Netflix plans to continue investing in non-English-language films and series. "Good stories are everywhere," said Product Manager Greg Peters. At the Lisbon Internet Summit, the US flow provider announced two new European series that will be released next year and will then be featured on the platform in 2020: the Spanish series of mysteries "Alma" and "Ragnarok", Netflix, the first Norwegian production. Netflix has invested heavily in European shapes in recent years.
Netflix has been producing formats in other languages since 2014. Initial productions in France and Mexico should initially work in these markets. The Brazilian "3%" series was, as expected, a big hit in Brazil. "But it also has great success at the international level," explains Peters. About half of the audience comes from around the world – including Australia, Italy, Korea and Turkey. Other internationally successful productions such as the Spanish House of Money series have continued this trend.
The German "Dark" series was also an international success: "90 percent of viewers are outside Germany, Austria and Switzerland," Peters explained in an interview with Heise online. "I guess for most of them it was the first time they watched a German series." Dark enters the second season, the second German series "Dogs of Berlin" will soon begin.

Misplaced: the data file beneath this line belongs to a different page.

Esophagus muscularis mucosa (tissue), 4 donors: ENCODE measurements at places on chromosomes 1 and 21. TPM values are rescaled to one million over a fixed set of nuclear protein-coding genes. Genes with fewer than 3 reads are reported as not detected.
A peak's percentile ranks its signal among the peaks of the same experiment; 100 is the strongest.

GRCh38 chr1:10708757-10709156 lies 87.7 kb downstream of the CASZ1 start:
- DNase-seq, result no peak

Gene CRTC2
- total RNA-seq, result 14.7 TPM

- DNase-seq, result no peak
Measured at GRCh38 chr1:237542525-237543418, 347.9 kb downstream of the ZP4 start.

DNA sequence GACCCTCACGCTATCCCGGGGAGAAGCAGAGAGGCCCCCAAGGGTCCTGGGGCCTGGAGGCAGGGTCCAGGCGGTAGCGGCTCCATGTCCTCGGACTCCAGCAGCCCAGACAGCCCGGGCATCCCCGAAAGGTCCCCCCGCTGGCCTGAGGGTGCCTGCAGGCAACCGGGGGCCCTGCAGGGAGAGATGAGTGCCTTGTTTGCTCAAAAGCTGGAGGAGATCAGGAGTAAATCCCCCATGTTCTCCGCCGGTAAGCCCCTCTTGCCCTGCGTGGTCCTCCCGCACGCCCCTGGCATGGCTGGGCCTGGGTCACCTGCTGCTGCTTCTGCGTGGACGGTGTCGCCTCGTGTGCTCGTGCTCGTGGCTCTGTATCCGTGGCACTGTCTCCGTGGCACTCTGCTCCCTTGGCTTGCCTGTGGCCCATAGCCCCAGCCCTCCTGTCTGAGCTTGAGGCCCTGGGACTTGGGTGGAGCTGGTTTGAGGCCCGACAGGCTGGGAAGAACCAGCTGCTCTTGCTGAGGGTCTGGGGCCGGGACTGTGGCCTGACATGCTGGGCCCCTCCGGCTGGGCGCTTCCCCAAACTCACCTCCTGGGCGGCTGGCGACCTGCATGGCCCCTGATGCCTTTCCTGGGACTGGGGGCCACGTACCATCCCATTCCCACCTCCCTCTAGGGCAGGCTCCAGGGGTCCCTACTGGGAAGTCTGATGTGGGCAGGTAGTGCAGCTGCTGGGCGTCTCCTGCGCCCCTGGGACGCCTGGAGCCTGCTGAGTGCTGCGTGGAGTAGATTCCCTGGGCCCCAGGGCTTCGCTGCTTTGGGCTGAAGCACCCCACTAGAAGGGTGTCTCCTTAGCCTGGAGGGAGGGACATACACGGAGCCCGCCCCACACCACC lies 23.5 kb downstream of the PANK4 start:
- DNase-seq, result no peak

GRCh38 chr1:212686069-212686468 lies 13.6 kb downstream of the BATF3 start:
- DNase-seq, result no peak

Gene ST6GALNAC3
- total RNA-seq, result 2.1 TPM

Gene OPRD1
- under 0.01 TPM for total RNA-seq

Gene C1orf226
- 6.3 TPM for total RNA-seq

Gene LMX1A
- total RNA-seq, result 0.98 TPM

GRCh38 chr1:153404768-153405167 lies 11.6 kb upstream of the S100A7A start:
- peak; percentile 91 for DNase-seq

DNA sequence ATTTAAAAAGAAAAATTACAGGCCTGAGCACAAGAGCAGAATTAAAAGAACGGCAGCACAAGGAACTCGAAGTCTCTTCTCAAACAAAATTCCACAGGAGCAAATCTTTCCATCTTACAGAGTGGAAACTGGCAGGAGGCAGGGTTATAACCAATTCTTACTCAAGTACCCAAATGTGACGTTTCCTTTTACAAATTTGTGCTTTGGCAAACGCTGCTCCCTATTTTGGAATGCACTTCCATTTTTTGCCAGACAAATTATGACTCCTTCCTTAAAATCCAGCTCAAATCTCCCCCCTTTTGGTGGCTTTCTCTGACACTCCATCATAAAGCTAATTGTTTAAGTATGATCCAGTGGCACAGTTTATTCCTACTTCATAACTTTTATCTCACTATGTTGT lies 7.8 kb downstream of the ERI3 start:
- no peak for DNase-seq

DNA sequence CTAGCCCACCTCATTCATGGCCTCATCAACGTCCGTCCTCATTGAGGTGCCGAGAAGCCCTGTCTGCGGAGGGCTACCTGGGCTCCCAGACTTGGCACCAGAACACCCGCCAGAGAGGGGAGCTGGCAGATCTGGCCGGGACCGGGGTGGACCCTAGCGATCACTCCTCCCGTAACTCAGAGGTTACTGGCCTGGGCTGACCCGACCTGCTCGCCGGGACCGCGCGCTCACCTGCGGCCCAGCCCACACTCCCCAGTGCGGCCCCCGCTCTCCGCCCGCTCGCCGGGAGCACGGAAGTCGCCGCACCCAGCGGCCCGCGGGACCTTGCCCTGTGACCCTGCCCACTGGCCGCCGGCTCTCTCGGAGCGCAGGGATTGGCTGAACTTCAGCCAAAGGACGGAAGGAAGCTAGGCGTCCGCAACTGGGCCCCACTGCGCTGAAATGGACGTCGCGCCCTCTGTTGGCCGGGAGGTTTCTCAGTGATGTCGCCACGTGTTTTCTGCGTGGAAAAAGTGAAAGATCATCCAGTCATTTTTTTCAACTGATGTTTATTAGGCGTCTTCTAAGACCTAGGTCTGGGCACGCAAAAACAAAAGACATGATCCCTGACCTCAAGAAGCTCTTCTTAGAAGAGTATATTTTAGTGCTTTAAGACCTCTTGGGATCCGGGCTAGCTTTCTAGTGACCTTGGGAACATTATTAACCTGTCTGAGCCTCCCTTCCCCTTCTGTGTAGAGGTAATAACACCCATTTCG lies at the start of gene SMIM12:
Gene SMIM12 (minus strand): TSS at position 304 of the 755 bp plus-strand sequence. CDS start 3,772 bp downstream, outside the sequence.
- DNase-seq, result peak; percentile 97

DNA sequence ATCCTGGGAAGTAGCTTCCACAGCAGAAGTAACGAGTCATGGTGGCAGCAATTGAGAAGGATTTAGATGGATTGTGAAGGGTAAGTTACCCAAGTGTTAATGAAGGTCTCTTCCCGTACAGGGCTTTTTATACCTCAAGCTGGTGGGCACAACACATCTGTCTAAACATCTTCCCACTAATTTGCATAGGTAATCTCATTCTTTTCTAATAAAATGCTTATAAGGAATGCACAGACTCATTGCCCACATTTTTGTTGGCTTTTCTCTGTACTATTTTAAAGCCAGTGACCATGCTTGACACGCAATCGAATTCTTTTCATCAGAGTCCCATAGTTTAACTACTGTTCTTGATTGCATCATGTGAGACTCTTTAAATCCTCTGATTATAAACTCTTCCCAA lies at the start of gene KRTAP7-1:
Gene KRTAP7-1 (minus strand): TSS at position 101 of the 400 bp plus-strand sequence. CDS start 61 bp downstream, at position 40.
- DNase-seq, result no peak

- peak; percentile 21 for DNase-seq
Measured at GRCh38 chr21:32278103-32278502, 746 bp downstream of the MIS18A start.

Difficult American audience
And in the United States, the public preheats for foreign rows – as opposed to a survey that a large percentage of American viewers never wanted to see foreign language production. "Then we ignored this research," says Peters. The fact that non-English speaking forms are starting to work slowly in the US is also part of the technology, says Peters.
"As a matter of principle, the Internet is a very flexible content delivery platform," explains the Netflix product manager. "We sync and subtitle and finally we can present stories to viewers we know as such stories and if you offer them right, try them before you realize they are German Watch the series."
With sync and subtitles, Netflix uses established resources in the respective countries, but does a lot of it on its own. The German cinema industry has a long tradition of synchronization. The German speakers are often "lifelong" with the actors they give their voice to. For Danish "The Rain" Netflix has made the actress himself the English Correction.
Netflix also continues to develop the technology used to bring movies and series to the audience. In the case of network operators, the streaming provider places their own "Open Connect Boxes" under which Netflix brings its content close to its viewers to the corresponding provider. "We are constantly trying to improve the payment," says Peters. "So, we can always show the best video, even if we only have a few hundred kilobits per second."
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